Nguyen has hired two accounting managers and has developed a system to double-check and track expenditures.

Hughes will conduct a follow-up audit in six months.

Contact the writer: mreicher


October 15


The OC Register provided its support in an editorial titled “Insurance for the taxpayer – Measure J puts pension hikes to a vote.”

Voters should support a countywide measure, Measure J, which would require voter approval for all pension increases for Orange County elected officials and employees. This is a good-government measure that will save taxpayers money and restore a semblance of balance to a system that has gotten out of control.

Most Americans are facing serious reductions in the value of their retirement account as the nation’s financial crisis takes its toll. Even when mutual funds and 401-k plans were increasing in value, most of us were looking at only modest gains and contemplating the reality of delayed retirements and the possible insolvency of the Social Security system in the not-so-distant future.

But as times get tougher for the nation’s private-sector workers, the country’s government workers have been constantly rewarded with higher pension plans and earlier retirement dates. That’s because private workers base their retirement savings on the ups and downs of the market, whereas pension decisions for public-sector workers are made in the political arena, where public-sector unions have enormous clout. That political reality is stressing government budgets, which will result in a double whammy as private workers have to pay higher taxes to sustain the promises politicians have made to government workers.

The Northern California city of Vallejo has declared bankruptcy, largely because of the excessive pay and pension benefits paid to government workers, and the nationwide pension debt is soaring to the point that other municipal bankruptcies will no doubt be coming. In Orange County, the pension system is only 73 percent funded thanks to two massive retroactive pension spikes approved by the county Board of Supervisors in 2001 and 2004. Taxpayers face total pension and retiree liabilities of $3 billion. Both spikes were made retroactive – meaning that the workers were given huge increases in their pension payouts for pastservice.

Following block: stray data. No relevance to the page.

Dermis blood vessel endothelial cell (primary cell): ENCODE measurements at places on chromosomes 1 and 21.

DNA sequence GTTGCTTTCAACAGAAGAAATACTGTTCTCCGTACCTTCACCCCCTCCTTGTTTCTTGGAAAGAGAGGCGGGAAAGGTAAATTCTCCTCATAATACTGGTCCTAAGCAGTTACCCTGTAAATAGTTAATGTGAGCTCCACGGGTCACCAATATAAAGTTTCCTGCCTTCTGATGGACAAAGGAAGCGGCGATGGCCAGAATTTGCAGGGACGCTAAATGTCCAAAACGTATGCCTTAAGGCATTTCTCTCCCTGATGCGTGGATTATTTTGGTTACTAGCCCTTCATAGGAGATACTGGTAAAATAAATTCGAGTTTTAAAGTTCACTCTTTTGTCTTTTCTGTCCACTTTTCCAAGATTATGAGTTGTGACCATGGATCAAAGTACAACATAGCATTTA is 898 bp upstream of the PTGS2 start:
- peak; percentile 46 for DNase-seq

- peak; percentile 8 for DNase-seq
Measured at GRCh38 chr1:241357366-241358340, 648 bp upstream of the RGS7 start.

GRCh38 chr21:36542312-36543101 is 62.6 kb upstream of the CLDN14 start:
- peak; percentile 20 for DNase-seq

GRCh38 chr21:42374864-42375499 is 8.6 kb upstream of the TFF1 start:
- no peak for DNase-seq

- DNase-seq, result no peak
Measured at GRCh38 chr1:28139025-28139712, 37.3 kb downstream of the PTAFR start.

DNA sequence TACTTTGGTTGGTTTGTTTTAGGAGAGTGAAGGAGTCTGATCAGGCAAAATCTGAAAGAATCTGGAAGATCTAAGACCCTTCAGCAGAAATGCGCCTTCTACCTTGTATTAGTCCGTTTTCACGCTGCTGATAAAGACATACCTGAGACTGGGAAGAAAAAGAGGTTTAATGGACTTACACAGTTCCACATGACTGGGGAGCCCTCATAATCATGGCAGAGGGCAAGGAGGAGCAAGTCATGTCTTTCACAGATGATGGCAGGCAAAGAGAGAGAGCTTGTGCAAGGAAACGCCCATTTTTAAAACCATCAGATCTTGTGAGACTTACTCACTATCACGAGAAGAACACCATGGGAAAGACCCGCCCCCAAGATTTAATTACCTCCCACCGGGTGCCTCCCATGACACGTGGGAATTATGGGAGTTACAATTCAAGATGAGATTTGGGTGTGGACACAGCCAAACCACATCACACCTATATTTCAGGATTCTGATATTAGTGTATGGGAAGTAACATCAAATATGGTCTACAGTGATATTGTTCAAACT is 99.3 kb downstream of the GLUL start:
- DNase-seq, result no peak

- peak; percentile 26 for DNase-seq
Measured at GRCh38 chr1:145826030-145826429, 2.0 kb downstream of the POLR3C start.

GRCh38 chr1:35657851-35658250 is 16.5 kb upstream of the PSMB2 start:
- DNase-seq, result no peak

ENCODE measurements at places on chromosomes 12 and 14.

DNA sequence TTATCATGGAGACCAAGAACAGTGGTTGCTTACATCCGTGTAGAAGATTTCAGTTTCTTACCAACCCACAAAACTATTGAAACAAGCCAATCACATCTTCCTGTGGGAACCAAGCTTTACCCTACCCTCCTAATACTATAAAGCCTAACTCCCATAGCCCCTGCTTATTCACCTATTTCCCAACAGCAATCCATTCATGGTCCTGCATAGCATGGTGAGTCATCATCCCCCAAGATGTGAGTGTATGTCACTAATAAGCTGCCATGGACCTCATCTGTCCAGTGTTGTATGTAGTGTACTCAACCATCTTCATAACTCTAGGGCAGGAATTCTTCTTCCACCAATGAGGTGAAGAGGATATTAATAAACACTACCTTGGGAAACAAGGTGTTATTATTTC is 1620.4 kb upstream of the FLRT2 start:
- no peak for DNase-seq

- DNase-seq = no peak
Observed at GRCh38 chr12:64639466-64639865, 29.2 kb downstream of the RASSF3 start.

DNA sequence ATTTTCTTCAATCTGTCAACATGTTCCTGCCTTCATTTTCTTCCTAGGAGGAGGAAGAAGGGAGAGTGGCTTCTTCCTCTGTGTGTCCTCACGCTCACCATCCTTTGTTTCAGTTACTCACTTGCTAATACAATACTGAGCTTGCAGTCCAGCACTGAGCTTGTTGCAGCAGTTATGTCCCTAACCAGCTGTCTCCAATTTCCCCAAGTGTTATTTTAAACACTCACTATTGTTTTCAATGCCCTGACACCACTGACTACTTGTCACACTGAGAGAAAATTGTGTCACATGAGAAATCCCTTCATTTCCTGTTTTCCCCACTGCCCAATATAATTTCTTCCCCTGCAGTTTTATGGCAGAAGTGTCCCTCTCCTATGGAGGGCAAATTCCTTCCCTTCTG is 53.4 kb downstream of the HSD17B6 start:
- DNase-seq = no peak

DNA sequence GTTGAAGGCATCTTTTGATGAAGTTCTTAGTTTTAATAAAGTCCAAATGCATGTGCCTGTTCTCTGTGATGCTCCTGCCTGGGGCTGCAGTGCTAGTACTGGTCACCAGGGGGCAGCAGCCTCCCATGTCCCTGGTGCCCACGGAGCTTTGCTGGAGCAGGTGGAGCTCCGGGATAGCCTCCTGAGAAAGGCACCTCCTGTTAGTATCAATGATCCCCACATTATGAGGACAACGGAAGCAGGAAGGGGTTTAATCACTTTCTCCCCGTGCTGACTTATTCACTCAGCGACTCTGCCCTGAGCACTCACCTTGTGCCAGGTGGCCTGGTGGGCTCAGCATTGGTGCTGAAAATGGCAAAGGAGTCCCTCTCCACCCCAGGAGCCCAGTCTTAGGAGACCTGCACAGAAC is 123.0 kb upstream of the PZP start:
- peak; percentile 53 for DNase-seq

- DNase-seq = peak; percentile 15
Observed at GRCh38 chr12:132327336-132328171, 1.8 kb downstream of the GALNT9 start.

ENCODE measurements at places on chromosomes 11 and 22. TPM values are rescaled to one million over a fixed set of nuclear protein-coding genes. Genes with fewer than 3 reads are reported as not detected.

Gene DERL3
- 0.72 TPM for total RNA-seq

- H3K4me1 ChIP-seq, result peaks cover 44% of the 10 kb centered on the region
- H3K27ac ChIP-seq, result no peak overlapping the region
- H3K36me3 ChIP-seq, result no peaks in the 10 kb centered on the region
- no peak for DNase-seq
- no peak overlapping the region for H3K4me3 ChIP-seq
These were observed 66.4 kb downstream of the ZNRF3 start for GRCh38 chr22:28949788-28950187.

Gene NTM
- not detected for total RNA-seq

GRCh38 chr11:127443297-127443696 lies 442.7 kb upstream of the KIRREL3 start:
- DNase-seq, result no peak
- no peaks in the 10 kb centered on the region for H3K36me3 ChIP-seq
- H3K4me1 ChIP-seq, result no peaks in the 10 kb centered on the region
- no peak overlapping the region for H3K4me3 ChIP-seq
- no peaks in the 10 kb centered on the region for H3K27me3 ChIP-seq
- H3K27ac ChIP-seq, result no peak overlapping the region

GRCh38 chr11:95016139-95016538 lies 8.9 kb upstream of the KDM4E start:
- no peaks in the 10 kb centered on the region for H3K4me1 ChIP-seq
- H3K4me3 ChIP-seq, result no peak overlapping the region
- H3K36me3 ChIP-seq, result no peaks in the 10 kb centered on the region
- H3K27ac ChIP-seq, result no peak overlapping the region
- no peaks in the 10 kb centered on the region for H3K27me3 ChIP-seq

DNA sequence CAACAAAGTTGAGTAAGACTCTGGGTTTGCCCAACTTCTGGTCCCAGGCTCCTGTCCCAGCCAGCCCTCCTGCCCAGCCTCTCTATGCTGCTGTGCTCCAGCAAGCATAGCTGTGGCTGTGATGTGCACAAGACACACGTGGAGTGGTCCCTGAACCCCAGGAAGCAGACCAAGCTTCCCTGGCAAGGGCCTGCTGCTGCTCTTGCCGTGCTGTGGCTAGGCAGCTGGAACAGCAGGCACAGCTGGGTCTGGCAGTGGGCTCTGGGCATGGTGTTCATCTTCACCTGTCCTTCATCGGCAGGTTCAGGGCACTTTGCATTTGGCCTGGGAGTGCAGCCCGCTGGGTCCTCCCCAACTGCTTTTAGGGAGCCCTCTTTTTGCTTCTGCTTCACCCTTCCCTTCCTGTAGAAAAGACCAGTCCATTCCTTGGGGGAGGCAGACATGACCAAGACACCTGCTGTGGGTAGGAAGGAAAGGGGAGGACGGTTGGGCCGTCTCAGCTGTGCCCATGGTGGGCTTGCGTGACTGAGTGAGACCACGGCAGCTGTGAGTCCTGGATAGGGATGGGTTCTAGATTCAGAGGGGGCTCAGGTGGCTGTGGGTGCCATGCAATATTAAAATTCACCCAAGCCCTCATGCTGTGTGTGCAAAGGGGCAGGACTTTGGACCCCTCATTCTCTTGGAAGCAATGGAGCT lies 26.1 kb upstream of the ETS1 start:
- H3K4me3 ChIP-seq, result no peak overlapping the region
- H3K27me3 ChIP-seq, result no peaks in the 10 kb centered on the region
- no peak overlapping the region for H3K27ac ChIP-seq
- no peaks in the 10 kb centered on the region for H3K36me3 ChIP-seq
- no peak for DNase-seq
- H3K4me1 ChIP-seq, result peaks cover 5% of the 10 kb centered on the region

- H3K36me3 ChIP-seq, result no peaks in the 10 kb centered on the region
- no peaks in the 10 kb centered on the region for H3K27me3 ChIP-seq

Ironically, liberal San Francisco has had a law similar to Measure J on the books for years, and its employee pension plans are fully funded.

Public safety employees (police and fire) in Orange County now can retire at age 50 with 90 percent or more of their final year’s pay, and all the contributions to those plans are made by taxpayers. The average county government worker can retire at age 55 with 81 percent of the final year’s pay. Measure J doesn’t reduce any of these generous benefits, but it will slow the never-ending push to expand them.

Critics say that it’s wrong to take this power away from the elected Board of Supervisors. In an ideal world, that might be true. In the real world, however, boards are beholden to unions, and they rarely put the taxpayer first. Even self-styled conservatives have been leading the charge for fiscal irresponsibility. Two current Republican Assembly members and former Orange County supervisors, Todd Spitzer and Jim Silva, led the charge for the 2001 spike, and Mr. Silva also supported the 2004 spike.

As Board Chairman John Moorlach and Orange County Taxpayer Association President Reed Royalty noted in the ballot argument supporting it, "Measure J is an insurance policy for the taxpayer." Given how politicians behave these days, it’s a policy well worth investing in. Vote "yes" on Measure J.